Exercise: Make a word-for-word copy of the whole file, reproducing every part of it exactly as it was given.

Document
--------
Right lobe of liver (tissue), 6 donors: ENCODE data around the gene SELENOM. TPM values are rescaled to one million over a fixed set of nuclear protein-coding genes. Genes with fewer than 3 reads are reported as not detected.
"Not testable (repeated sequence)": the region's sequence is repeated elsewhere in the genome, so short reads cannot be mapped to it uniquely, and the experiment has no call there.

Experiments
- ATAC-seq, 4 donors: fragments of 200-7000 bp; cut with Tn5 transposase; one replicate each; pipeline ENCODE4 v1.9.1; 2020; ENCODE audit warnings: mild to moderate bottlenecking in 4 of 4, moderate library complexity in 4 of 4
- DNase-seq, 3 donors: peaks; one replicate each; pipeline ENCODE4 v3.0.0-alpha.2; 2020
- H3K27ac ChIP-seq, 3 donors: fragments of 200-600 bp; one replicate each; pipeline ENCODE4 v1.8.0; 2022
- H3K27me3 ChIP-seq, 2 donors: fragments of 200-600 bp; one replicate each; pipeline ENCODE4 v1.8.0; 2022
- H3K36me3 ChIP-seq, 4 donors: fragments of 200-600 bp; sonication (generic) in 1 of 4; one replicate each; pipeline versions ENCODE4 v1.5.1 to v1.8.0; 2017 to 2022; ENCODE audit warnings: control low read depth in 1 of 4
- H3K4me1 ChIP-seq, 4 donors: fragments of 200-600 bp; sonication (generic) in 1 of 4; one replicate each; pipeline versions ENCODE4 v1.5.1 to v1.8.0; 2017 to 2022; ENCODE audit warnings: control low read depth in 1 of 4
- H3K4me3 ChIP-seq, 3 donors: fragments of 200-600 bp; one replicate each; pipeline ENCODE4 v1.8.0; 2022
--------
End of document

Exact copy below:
Right lobe of liver (tissue), 6 donors: ENCODE data around the gene SELENOM. TPM values are rescaled to one million over a fixed set of nuclear protein-coding genes. Genes with fewer than 3 reads are reported as not detected.
"Not testable (repeated sequence)": the region's sequence is repeated elsewhere in the genome, so short reads cannot be mapped to it uniquely, and the experiment has no call there.

Experiments
- ATAC-seq, 4 donors: fragments of 200-7000 bp; cut with Tn5 transposase; one replicate each; pipeline ENCODE4 v1.9.1; 2020; ENCODE audit warnings: mild to moderate bottlenecking in 4 of 4, moderate library complexity in 4 of 4
- DNase-seq, 3 donors: peaks; one replicate each; pipeline ENCODE4 v3.0.0-alpha.2; 2020
- H3K27ac ChIP-seq, 3 donors: fragments of 200-600 bp; one replicate each; pipeline ENCODE4 v1.8.0; 2022
- H3K27me3 ChIP-seq, 2 donors: fragments of 200-600 bp; one replicate each; pipeline ENCODE4 v1.8.0; 2022
- H3K36me3 ChIP-seq, 4 donors: fragments of 200-600 bp; sonication (generic) in 1 of 4; one replicate each; pipeline versions ENCODE4 v1.5.1 to v1.8.0; 2017 to 2022; ENCODE audit warnings: control low read depth in 1 of 4
- H3K4me1 ChIP-seq, 4 donors: fragments of 200-600 bp; sonication (generic) in 1 of 4; one replicate each; pipeline versions ENCODE4 v1.5.1 to v1.8.0; 2017 to 2022; ENCODE audit warnings: control low read depth in 1 of 4
- H3K4me3 ChIP-seq, 3 donors: fragments of 200-600 bp; one replicate each; pipeline ENCODE4 v1.8.0; 2022